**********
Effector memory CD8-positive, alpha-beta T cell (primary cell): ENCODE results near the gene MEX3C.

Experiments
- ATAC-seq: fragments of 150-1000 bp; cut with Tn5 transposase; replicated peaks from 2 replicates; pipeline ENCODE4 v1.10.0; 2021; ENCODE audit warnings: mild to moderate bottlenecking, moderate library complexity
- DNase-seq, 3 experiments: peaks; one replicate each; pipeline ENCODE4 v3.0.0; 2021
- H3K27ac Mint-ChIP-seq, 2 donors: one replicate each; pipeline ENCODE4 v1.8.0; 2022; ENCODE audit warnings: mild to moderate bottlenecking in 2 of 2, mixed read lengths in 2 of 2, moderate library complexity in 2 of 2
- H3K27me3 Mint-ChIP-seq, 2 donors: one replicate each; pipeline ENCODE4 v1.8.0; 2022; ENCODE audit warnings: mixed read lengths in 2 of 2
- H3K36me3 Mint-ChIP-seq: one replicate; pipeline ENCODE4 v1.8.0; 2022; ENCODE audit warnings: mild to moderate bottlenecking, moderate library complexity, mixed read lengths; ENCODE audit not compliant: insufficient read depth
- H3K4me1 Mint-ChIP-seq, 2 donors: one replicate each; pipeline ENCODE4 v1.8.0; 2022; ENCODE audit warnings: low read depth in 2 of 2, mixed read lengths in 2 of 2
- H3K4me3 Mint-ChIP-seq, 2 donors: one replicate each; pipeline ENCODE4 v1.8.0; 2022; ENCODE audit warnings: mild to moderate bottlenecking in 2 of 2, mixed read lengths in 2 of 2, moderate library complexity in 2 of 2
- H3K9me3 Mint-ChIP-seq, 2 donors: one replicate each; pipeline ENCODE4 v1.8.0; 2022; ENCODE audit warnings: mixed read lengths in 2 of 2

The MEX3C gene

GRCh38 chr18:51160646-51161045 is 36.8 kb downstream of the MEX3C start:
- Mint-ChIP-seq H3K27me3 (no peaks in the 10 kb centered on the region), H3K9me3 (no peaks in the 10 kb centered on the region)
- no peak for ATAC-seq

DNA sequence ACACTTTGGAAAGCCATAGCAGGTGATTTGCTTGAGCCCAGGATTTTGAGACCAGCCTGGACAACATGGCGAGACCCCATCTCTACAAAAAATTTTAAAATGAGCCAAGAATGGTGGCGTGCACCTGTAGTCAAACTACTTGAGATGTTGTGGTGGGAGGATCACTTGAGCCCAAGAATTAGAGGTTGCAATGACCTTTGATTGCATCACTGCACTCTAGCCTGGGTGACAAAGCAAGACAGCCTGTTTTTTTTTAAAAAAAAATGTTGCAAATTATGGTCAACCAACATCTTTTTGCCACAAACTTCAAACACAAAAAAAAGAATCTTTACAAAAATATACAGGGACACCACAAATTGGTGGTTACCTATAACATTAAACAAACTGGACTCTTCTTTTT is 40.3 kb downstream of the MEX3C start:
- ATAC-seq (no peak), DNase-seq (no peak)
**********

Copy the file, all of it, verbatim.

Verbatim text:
Effector memory CD8-positive, alpha-beta T cell (primary cell): ENCODE results near the gene MEX3C.

Experiments
- ATAC-seq: fragments of 150-1000 bp; cut with Tn5 transposase; replicated peaks from 2 replicates; pipeline ENCODE4 v1.10.0; 2021; ENCODE audit warnings: mild to moderate bottlenecking, moderate library complexity
- DNase-seq, 3 experiments: peaks; one replicate each; pipeline ENCODE4 v3.0.0; 2021
- H3K27ac Mint-ChIP-seq, 2 donors: one replicate each; pipeline ENCODE4 v1.8.0; 2022; ENCODE audit warnings: mild to moderate bottlenecking in 2 of 2, mixed read lengths in 2 of 2, moderate library complexity in 2 of 2
- H3K27me3 Mint-ChIP-seq, 2 donors: one replicate each; pipeline ENCODE4 v1.8.0; 2022; ENCODE audit warnings: mixed read lengths in 2 of 2
- H3K36me3 Mint-ChIP-seq: one replicate; pipeline ENCODE4 v1.8.0; 2022; ENCODE audit warnings: mild to moderate bottlenecking, moderate library complexity, mixed read lengths; ENCODE audit not compliant: insufficient read depth
- H3K4me1 Mint-ChIP-seq, 2 donors: one replicate each; pipeline ENCODE4 v1.8.0; 2022; ENCODE audit warnings: low read depth in 2 of 2, mixed read lengths in 2 of 2
- H3K4me3 Mint-ChIP-seq, 2 donors: one replicate each; pipeline ENCODE4 v1.8.0; 2022; ENCODE audit warnings: mild to moderate bottlenecking in 2 of 2, mixed read lengths in 2 of 2, moderate library complexity in 2 of 2
- H3K9me3 Mint-ChIP-seq, 2 donors: one replicate each; pipeline ENCODE4 v1.8.0; 2022; ENCODE audit warnings: mixed read lengths in 2 of 2

The MEX3C gene

GRCh38 chr18:51160646-51161045 is 36.8 kb downstream of the MEX3C start:
- Mint-ChIP-seq H3K27me3 (no peaks in the 10 kb centered on the region), H3K9me3 (no peaks in the 10 kb centered on the region)
- no peak for ATAC-seq

DNA sequence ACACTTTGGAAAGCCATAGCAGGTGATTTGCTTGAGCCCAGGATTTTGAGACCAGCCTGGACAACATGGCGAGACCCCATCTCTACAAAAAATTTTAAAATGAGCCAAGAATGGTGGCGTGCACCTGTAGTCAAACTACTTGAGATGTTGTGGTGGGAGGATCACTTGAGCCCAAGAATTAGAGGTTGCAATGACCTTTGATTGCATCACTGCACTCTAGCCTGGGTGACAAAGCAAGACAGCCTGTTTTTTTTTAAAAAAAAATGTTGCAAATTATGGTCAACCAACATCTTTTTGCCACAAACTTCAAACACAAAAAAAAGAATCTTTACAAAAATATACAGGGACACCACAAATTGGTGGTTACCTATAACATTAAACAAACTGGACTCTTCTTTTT is 40.3 kb downstream of the MEX3C start:
- ATAC-seq (no peak), DNase-seq (no peak)